Forty-nine activists who destroyed genetically modified crops have
been acquitted of criminal charges in a French court.
The court in the central city of Orleans dismissed the charges of organised
vandalism against the 49, who had uprooted GM maize in the region planted by
Monsanto, the American biotechnology group, in two incidents, one last year
and the other this year.
"The defendants have shown proof that they committed an infraction of
voluntary vandalism in a group to respond to a situation of necessity,"
the court said.
That situation of necessity "resulted from the unbridled distribution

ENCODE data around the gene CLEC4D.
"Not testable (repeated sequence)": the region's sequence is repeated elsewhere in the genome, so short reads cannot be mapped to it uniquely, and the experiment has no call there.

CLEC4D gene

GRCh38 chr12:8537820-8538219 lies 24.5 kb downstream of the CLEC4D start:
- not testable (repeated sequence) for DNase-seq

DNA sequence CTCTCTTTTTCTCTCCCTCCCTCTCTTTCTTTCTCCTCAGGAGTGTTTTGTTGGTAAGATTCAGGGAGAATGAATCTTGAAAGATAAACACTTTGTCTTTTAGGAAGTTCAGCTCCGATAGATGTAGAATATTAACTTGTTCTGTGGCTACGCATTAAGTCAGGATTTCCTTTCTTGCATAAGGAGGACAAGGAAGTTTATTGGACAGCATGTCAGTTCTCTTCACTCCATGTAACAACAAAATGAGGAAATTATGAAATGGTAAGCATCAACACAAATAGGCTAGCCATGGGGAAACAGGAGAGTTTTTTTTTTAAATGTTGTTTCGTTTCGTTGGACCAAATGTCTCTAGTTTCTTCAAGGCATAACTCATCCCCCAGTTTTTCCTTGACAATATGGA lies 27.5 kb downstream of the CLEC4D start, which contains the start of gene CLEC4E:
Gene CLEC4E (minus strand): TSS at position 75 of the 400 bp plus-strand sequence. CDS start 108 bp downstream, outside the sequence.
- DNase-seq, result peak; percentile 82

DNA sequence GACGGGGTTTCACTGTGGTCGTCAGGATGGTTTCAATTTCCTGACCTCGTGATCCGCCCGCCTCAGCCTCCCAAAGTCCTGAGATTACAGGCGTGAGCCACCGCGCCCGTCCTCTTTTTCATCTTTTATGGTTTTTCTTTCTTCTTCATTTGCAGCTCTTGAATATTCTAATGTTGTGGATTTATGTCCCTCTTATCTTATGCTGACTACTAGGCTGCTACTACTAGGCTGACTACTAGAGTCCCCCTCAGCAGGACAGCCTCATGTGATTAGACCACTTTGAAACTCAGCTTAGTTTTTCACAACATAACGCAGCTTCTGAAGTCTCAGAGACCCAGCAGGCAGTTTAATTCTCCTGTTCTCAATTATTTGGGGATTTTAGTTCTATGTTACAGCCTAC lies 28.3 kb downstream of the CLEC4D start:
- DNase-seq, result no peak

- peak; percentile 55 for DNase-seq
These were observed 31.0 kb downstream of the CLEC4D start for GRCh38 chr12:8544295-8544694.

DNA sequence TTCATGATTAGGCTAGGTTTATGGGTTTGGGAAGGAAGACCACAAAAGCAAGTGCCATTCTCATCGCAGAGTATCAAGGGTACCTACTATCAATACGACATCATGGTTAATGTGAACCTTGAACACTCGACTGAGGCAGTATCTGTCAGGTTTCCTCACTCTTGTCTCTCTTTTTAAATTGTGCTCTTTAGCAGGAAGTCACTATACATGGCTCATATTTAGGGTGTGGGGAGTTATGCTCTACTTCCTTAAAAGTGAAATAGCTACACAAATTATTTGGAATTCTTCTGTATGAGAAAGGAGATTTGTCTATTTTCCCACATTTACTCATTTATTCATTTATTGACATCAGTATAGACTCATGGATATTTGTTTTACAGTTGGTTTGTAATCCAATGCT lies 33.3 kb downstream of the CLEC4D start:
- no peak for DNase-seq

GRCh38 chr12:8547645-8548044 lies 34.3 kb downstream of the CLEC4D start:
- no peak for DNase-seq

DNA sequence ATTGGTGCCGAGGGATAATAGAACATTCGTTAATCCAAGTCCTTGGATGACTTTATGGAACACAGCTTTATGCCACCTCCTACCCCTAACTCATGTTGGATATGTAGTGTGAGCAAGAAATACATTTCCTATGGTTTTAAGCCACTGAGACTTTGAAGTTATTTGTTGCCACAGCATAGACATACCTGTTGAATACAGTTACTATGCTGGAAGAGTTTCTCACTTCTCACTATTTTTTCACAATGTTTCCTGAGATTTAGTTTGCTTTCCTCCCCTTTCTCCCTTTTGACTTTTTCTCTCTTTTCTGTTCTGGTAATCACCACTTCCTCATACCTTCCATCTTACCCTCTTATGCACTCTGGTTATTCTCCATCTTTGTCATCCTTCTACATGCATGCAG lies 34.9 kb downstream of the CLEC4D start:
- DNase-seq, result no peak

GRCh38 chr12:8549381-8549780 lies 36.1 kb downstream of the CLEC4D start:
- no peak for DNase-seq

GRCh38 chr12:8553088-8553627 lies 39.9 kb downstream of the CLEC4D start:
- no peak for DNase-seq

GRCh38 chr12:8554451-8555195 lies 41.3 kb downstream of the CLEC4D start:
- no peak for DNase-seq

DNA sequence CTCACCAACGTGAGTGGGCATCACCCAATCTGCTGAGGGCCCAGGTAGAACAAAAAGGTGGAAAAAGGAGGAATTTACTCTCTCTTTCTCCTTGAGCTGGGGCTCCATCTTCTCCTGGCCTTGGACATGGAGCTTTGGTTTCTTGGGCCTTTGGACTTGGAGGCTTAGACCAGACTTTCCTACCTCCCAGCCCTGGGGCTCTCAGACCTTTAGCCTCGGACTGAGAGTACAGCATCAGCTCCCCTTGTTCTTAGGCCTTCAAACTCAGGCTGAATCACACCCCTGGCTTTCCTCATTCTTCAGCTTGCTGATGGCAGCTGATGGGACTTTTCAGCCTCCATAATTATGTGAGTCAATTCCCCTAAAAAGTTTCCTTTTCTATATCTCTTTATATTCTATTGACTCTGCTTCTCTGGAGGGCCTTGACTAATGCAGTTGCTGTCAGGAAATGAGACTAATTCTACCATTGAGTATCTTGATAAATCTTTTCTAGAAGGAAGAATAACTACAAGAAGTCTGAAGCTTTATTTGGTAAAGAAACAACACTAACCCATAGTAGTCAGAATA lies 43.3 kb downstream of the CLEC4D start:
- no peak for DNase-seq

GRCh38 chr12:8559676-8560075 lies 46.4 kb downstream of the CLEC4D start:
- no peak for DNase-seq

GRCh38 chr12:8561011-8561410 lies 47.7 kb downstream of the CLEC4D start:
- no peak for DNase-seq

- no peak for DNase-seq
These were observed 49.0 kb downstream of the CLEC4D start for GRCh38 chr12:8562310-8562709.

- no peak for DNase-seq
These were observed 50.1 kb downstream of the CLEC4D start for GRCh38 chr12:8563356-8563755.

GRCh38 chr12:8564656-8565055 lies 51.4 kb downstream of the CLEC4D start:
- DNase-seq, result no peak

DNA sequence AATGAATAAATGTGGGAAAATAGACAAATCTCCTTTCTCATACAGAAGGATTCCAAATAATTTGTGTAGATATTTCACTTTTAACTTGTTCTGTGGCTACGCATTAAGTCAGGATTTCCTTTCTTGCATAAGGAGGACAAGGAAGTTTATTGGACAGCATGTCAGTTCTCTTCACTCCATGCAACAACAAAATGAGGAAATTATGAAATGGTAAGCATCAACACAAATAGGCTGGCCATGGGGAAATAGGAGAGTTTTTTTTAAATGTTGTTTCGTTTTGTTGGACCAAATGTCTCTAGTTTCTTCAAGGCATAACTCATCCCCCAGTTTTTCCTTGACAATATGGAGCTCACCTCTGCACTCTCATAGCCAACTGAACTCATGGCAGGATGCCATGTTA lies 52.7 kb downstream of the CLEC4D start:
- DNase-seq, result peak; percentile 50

of modified genes that constitutes a clear and present danger for the well-being
of others, in the sense that it could be the source of contamination and unwanted
pollution", it said.
The court, however, upheld a civil complaint against the defendants, ordering
them to pay $7,000 to Monsanto in damages and interest. Monsanto had been seeking
more than $300,000.
Jean-Emile Sanchez, one of the activists, called the verdict "a huge victory
for the anti-GM side" and said the judgment would form an important legal
Alex Perrin, the state prosecutor in the case who had pressed for jail terms
for all of the defendants, and Monsanto said that they would appeal against
The defendants had included two Green Party politicians, one of whom, Yves
Contassot, is a deputy mayor of Paris in charge of environmental issues.